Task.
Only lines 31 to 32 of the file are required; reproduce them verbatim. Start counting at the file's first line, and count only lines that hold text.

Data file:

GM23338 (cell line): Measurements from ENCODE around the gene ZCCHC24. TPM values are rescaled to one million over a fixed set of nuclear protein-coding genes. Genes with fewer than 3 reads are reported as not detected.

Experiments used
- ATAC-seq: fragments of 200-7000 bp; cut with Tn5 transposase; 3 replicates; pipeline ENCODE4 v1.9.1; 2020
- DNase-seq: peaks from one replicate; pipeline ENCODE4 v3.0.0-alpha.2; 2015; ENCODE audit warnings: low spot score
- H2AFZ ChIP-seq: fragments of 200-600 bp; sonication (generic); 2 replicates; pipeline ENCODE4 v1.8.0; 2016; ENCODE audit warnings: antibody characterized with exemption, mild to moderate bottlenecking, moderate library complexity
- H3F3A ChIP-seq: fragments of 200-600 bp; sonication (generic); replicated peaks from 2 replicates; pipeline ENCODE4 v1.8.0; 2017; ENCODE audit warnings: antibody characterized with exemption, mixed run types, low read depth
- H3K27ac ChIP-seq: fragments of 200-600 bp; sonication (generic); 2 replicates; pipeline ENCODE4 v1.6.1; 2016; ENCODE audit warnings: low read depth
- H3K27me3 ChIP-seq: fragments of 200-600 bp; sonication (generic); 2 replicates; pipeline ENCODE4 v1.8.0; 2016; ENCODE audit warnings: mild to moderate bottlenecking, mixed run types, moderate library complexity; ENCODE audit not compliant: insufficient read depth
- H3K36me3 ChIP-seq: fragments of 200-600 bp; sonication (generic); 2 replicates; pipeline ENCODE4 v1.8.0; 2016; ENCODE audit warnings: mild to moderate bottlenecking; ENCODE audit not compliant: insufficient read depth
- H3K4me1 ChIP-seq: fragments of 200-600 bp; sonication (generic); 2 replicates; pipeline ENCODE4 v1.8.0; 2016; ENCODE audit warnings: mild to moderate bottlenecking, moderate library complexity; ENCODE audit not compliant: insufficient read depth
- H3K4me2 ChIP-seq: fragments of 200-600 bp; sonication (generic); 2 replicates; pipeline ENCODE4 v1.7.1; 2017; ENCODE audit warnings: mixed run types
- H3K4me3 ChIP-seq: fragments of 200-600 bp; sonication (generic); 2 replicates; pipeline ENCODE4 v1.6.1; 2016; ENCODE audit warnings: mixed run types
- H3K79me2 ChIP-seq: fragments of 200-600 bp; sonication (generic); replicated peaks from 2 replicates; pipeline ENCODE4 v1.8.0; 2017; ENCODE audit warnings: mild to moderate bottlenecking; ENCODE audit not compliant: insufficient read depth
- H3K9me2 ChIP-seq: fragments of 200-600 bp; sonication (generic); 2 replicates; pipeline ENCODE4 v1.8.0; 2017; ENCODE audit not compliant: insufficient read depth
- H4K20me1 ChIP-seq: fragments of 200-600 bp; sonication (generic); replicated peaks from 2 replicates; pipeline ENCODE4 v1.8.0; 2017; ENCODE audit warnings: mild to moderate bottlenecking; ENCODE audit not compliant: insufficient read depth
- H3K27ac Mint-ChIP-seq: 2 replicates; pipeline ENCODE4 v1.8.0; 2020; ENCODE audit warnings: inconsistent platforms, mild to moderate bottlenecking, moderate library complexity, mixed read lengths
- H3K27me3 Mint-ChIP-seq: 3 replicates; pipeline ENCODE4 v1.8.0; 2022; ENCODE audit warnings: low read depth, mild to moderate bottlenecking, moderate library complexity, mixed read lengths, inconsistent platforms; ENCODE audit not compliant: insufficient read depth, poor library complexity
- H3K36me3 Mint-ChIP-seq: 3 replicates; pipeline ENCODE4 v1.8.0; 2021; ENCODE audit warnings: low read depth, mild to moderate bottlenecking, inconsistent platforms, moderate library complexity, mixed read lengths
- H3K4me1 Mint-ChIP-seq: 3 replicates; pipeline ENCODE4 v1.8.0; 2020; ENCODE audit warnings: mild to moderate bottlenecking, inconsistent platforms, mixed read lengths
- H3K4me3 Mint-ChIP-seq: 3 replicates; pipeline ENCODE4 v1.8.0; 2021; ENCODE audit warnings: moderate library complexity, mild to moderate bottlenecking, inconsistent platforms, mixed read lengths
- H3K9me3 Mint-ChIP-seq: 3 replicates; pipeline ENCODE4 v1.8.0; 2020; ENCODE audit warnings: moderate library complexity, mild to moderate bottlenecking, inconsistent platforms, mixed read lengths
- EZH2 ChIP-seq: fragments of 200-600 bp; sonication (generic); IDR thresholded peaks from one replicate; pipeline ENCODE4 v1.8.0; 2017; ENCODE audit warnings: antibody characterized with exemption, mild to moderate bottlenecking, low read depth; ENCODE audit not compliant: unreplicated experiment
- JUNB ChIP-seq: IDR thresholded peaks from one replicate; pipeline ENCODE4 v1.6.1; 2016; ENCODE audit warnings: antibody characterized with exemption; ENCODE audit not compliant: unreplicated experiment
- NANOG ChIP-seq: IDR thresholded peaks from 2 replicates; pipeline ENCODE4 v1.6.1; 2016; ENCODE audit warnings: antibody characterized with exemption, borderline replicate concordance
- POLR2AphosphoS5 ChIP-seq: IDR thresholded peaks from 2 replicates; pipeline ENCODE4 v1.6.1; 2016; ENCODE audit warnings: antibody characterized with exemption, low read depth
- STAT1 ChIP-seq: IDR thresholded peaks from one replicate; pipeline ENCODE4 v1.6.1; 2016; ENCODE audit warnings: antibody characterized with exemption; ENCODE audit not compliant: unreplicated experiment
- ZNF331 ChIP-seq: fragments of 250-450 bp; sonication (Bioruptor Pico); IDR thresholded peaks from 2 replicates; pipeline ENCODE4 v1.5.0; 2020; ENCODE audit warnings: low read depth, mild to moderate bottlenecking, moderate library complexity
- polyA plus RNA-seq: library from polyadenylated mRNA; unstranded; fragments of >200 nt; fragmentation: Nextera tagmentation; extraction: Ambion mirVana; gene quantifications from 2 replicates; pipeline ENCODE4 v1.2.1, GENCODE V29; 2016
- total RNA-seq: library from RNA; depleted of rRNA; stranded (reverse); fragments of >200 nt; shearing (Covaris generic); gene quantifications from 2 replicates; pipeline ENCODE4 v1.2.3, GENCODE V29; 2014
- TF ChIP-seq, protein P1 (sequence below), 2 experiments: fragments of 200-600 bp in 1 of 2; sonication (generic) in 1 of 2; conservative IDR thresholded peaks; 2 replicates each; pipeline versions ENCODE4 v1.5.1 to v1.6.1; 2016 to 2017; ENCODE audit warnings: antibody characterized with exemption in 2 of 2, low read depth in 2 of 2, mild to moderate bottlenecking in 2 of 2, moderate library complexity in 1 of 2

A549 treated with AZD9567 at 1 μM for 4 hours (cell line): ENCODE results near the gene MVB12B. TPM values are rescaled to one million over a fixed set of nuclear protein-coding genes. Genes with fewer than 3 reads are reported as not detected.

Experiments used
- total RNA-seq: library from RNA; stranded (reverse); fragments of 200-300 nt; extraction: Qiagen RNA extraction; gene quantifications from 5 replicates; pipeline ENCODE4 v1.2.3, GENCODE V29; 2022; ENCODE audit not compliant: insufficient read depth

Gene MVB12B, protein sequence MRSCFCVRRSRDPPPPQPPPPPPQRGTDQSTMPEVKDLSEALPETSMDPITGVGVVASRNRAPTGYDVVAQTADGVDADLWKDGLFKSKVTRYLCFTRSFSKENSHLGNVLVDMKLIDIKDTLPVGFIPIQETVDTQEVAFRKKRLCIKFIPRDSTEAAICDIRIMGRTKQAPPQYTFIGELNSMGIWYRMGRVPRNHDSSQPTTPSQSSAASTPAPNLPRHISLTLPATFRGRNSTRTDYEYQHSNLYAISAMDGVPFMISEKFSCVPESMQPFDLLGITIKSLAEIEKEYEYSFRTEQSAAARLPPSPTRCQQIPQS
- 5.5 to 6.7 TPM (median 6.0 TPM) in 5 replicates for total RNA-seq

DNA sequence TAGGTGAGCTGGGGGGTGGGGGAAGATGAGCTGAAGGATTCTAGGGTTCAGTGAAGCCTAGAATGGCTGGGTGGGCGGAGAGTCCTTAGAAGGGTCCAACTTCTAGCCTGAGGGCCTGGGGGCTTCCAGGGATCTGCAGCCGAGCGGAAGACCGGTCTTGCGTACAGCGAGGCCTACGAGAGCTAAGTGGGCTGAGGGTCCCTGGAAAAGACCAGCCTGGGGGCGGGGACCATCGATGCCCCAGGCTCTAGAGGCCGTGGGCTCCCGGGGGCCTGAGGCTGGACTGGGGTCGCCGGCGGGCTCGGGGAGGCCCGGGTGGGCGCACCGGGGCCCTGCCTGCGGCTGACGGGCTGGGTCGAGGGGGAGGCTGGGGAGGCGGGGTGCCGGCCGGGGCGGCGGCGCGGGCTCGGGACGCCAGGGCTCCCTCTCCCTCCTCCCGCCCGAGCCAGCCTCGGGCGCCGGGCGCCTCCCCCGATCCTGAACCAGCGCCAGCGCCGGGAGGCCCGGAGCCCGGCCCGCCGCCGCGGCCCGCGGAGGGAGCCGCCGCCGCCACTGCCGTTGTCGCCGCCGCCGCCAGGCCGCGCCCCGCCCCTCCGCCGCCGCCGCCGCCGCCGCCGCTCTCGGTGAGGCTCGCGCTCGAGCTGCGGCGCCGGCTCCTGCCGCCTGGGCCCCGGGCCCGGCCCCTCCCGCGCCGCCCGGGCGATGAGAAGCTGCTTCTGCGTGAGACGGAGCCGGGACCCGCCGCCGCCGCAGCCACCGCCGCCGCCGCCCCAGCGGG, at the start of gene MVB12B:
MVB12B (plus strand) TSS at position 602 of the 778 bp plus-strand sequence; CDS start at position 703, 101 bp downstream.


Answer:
A549 treated with AZD9567 at 1 μM for 4 hours (cell line): ENCODE results near the gene MVB12B. TPM values are rescaled to one million over a fixed set of nuclear protein-coding genes. Genes with fewer than 3 reads are reported as not detected.

Experiments used